Previously, immigration services would not recognize state court orders to amend a child’s birth date, forcing families to seek a correction from the adoptee’s country of birth
New law would require immigration services to recognize state court orders and cut red tape for adoptive families
Washington, D.C. – U.S. Senator Amy Klobuchar announced that her bipartisan legislation to help families who adopt abroad correct errors to birth certificates has been signed into law. Previously U.S. Citizenship and Immigration Services (USCIS) would not recognize state court orders to amend a child’s birth date, forcing families to seek a correction from the adoptee’s country of birth or have two official birth dates for their adopted child. The Accuracy for Adoptees Act, introduced with Senator Roy Blunt (R-MO), authorizes USCIS to recognize state court orders and cut red tape for adoptive families. Senators Richard Durbin (D-IL), Mary Landrieu (D-LA), Mike Enzi (R-WY) and John Barasso (R-WY) are also original cosponsors of the bill.
“Adopting internationally can already be a challenging experience for families. We shouldn’t be adding to that by placing extra burdens on those trying to get accurate personal records for their children,” Klobuchar said. “This commonsense legislation will allow parents to spend less time fighting red tape and more time providing loving homes for their children.”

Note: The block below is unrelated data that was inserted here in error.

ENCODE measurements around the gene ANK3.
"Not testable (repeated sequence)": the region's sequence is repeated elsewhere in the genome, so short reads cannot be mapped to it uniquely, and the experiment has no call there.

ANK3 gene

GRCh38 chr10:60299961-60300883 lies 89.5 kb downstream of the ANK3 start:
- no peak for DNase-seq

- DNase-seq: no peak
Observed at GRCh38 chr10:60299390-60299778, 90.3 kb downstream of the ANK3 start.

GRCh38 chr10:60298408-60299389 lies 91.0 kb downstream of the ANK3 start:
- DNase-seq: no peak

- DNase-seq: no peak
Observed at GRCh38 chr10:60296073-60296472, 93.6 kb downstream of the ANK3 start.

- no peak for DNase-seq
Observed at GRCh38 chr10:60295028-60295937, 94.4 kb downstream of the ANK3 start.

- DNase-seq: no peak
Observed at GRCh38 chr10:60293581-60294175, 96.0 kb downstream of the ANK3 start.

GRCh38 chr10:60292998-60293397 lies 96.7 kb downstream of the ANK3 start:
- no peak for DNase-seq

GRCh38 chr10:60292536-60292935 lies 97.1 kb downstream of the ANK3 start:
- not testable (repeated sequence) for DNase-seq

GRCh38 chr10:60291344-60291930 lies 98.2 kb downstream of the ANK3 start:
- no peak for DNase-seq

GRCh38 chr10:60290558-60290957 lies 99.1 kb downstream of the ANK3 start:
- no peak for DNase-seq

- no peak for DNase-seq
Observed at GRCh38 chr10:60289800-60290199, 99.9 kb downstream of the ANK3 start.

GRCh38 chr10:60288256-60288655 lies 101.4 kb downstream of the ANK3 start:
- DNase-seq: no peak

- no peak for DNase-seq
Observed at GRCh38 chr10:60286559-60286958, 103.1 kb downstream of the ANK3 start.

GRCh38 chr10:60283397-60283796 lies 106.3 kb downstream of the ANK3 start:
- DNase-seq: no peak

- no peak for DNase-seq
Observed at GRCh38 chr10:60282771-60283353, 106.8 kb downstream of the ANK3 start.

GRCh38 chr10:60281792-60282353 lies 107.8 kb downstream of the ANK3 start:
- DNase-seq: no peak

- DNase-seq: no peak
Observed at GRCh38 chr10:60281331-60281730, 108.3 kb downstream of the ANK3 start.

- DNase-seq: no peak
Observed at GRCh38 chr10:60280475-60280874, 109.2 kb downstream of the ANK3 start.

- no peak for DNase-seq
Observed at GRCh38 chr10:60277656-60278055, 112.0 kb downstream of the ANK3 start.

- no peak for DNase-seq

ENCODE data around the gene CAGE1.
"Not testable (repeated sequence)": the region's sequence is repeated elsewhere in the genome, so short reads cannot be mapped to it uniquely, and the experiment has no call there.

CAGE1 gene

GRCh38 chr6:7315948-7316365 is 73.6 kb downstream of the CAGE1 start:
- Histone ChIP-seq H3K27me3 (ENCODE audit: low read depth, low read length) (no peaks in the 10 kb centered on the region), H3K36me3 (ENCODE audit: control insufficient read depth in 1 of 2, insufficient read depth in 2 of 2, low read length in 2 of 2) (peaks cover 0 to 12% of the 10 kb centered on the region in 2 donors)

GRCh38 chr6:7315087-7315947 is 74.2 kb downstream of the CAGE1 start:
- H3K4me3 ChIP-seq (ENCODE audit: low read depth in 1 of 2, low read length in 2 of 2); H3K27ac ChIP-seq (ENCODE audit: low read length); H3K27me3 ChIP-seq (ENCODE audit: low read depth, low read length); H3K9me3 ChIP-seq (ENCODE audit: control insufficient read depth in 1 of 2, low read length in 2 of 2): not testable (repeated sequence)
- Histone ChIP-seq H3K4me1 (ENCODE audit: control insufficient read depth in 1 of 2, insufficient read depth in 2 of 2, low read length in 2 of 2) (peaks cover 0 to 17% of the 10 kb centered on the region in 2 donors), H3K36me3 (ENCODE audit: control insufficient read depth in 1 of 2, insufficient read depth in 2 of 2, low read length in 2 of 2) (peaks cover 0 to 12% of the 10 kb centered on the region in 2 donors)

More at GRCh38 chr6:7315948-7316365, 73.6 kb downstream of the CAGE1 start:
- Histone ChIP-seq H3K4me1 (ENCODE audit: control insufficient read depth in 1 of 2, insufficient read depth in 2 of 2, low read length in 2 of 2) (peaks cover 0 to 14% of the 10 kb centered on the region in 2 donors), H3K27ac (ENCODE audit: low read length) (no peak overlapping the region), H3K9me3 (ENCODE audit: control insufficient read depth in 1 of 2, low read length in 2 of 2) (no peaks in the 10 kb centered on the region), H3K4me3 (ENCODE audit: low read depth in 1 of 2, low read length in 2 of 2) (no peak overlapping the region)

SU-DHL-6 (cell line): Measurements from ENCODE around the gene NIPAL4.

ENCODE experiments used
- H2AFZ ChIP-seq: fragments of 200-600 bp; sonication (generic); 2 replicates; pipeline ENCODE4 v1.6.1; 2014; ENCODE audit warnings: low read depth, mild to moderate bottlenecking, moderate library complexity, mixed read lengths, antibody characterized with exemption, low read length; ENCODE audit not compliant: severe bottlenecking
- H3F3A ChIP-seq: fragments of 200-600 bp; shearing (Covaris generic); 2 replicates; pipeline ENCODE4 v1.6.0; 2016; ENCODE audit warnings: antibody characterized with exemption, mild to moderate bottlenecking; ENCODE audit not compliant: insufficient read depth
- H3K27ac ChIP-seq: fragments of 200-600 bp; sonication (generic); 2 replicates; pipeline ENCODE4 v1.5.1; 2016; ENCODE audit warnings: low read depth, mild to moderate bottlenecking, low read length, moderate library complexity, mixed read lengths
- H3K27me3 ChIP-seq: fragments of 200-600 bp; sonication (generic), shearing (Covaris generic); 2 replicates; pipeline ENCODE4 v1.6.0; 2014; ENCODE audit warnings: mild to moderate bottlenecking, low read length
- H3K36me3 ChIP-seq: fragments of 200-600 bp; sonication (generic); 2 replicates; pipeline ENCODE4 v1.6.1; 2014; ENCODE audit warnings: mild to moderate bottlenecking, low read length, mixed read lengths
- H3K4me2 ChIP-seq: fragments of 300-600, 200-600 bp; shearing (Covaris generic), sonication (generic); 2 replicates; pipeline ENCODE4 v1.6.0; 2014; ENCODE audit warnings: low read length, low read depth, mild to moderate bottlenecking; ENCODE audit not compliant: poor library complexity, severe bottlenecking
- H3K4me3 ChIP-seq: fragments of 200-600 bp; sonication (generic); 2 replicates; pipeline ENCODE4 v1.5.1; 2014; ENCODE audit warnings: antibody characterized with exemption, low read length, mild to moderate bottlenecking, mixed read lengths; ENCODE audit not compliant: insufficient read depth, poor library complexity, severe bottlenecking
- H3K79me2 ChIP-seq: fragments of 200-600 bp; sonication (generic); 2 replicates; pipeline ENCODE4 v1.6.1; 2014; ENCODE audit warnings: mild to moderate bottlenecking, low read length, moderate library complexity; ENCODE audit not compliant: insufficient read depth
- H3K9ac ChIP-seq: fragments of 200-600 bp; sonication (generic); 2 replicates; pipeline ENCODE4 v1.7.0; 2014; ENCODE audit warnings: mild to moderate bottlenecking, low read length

Prior the law being signed, USCIS would only recognize the original birth certificates from the child’s country of birth. For children who were orphaned and lacked proper medical care in their countries of birth, the ages given on their certificates may be incorrect, which only becomes apparent once the child has begun to grow up in the U.S. While a state court judge can make the decision to amend the date based on this evidence, USCIS would not recognize such an order, and federal agencies like the State Department and the Social Security Administration follow the USCIS date of birth. This results in children growing up with a discrepancy that leaves them vulnerable to identity fraud.
Senator Klobuchar has been a strong advocate of supporting families throughout both domestic and international adoption processes. In September she sent a letter to USCIS Director Alejandro Mayorkas urging them to recognize state court orders amending adoptee’s birthdates. She also recently introduced The Supporting Adoptive Families Act to help provide pre- and post- adoption support services, including mental health treatment, to help adoptive families stay strong. In addition, Klobuchar authored the International Adoption Simplification Act to help siblings stay together during an international adoption and protect adoptees from unsafe immunizations in foreign countries. The bill was signed into law on November 30, 2010.